How to choose courses for studying in Australia?

Course selection has a great impact on the happiness of studying abroad. If the course selection is unreasonable, students will be in a hurry throughout the semester, and may even fail due to insufficient review time!

So, how should we choose courses wisely when studying in Australia? How to choose courses to make our new semester busy but not chaotic? This article tells you all.

Tip 1: Step by Step

How many courses should I take in one semester? You can often get reliable answers by consulting your seniors about this question. However, we would like to remind everyone that you must consider your own reality before making a decision.

For example, when we first came into contact with all-English teaching, our communication skills were weak and essay writing was relatively unfamiliar. At this time, we should not take too many courses.

A reasonable approach is to reduce 1-2 courses within the scope allowed by the school. In this way, we can not only be more comfortable in our studies, but also get more time to adapt to college life and make friends.

With such a good start, we will gradually increase our self-confidence, and our future study abroad life will be smoother.

Tip 2: Focus on grade composition

When looking at the syllabus, students often pay special attention to the class time, reading list, credits and so on. In fact, there is another point worthy of our attention, that is the composition of final grades (Assessment).

In Australia, there is a big gap in the Assessment of different courses. In some courses, the usual grades + classroom discussion + presentation accounted for the vast majority of the final grades, and there was not even a final exam.

On the contrary, in some classes, the results of the final exam accounted for the majority of everyone’s final grades, almost “one test determines the winner or loser”. Our suggestion to everyone is that these two types of courses should be chosen in combination.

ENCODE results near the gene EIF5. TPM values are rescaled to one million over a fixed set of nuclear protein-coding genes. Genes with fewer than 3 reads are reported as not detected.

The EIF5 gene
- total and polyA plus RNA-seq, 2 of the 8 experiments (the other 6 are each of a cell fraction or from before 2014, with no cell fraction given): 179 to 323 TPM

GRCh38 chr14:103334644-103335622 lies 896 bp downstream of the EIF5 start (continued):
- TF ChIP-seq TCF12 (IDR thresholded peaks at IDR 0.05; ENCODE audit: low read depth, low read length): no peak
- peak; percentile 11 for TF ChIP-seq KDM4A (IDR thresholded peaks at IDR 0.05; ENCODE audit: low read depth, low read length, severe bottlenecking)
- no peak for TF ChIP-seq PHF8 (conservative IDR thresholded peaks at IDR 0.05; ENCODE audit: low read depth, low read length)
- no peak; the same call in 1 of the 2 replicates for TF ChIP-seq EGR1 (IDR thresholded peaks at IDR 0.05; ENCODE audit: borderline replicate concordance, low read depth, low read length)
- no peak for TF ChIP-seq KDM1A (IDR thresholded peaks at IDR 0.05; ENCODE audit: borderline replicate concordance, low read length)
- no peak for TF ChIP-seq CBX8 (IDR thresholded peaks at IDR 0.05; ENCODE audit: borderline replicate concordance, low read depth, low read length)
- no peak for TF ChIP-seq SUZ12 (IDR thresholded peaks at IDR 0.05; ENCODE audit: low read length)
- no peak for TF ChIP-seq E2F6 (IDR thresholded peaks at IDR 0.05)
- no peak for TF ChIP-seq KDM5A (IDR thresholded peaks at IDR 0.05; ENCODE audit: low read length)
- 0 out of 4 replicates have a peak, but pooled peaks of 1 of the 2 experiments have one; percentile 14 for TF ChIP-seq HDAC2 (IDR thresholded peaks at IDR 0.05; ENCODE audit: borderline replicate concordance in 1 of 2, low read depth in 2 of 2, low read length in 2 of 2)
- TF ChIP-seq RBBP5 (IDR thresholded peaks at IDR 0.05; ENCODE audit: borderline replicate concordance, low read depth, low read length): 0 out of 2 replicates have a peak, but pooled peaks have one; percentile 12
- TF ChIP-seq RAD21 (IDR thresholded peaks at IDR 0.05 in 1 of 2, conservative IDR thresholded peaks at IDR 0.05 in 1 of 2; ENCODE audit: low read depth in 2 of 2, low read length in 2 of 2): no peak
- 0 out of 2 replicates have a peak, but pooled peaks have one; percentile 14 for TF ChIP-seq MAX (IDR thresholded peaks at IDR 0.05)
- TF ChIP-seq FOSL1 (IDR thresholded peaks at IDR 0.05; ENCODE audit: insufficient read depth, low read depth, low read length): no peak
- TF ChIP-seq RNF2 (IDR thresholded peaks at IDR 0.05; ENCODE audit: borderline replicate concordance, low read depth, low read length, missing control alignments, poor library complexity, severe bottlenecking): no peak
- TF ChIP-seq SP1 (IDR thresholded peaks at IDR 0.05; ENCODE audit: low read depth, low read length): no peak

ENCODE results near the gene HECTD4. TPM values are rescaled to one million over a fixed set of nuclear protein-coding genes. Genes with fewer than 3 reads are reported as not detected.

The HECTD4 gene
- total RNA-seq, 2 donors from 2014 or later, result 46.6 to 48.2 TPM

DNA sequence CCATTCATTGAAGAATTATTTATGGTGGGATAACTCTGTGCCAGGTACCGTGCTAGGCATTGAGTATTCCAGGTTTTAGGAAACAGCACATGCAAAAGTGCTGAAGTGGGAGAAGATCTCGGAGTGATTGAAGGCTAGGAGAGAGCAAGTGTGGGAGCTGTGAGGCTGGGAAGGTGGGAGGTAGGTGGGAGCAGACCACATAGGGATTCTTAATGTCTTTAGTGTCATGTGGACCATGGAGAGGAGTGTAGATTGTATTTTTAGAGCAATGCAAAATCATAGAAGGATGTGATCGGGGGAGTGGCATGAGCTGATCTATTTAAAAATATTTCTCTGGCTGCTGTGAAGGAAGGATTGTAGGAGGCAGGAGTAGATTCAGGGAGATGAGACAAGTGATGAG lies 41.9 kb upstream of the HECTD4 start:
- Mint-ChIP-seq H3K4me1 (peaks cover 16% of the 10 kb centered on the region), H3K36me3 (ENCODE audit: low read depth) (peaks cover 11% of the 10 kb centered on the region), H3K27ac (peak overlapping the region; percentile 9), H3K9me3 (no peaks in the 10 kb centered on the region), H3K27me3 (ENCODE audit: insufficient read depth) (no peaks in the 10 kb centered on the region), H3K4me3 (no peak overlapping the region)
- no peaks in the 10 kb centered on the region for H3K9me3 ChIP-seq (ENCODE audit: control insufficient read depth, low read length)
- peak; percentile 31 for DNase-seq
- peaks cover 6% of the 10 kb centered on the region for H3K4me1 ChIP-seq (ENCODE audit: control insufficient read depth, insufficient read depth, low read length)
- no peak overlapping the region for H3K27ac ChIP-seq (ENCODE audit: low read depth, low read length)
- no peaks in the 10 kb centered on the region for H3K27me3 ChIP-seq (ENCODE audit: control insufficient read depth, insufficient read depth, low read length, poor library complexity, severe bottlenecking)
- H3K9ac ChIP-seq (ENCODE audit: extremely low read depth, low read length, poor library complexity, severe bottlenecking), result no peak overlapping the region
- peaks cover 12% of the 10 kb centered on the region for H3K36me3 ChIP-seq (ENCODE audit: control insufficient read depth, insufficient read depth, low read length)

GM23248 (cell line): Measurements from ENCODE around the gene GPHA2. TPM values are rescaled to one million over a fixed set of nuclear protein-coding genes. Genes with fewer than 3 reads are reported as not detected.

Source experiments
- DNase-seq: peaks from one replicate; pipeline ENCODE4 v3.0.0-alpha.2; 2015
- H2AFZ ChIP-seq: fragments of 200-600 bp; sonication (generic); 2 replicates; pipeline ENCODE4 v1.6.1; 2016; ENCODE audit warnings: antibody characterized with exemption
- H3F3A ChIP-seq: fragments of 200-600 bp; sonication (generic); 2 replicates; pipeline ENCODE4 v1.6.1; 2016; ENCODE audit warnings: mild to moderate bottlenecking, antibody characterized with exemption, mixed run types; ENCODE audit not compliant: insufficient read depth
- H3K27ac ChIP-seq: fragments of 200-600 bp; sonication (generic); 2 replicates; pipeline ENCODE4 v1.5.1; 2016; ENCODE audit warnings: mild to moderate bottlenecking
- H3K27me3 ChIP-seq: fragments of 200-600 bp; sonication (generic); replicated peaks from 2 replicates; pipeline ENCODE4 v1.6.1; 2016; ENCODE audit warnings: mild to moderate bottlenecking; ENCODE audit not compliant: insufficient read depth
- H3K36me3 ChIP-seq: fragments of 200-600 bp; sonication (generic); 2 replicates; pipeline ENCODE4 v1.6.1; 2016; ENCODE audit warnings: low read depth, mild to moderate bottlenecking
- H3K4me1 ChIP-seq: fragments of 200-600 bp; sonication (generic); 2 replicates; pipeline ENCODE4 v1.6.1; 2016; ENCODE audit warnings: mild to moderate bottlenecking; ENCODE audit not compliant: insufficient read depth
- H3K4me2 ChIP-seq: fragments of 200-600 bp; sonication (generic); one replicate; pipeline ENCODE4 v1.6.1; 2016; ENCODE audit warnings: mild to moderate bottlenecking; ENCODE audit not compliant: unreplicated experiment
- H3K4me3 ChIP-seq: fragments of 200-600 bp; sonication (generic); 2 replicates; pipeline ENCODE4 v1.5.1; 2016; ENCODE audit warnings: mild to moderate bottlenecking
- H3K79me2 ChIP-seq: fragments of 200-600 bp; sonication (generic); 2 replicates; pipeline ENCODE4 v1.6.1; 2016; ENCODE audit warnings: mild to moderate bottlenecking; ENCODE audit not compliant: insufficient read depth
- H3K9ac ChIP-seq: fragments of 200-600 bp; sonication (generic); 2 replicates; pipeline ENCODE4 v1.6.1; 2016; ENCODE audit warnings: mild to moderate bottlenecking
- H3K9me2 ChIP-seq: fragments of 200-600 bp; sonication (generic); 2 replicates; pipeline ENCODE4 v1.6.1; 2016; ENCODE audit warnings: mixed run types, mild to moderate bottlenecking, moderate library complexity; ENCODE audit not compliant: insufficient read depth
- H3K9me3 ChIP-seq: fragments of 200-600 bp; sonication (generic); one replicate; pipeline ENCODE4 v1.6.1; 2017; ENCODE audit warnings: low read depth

In other words, the number of the two types of courses in our course selection list should be relatively balanced. In this way, we can avoid the rush at the end of the term, and the study pressure will be “distributed” to the whole semester.

Tip 3: Focus on your professor

No matter how objective the grading standards are, the marks are given by people. We have to get to know our professors well before class. One of the most simple and direct methods is to Google the name of the professor.

What we need to know is his research field and educational background. If his research field is consistent with your interests, you can’t go wrong with taking his courses. You tend to have higher participation and better final grades in his classes.

Of course, it is also important to inquire about his teaching style and grades from seniors.

Tip 4: Don’t miss the audition + tutoring session

In the first week when freshmen enroll, the college often holds a course selection counseling meeting. It is recommended that everyone attend this event on time. The course selection guidance for everyone is all the doctoral students of the college, and you will gain something after listening.

In addition to the course selection counseling meeting, you must also actively participate in the course audition, and it is recommended that you do not miss a class. The focus of this audition is not just to listen to the lectures, but to experience the learning and life rhythm of the new semester within a complete teaching week.

During this week, students will find problems that could not be found before, such as “the two teaching buildings are too far apart, and they can’t catch up between classes”, “the lunch time is not enough, and I will be hungry in the afternoon”…. So, don’t miss the audition~

Tip 5: Respect the routine of work and rest

For many students who are used to going to bed late and waking up late, it is not wise to choose early morning courses. Even if we can get up at 7 o’clock, the mental state of the whole morning cannot be guaranteed, which is very detrimental to the efficiency of listening.

For students who are used to going to bed early and getting up early, choosing a course that ends after 9 pm will disrupt our biological clock. When I go back and write my homework, it is often 12 o’clock in the middle of the night, and it is midnight when I play with my mobile phone and take a shower.

Therefore, before choosing courses, you should also consider your own work and rest rules to ensure that you are in a good mental state during class time.


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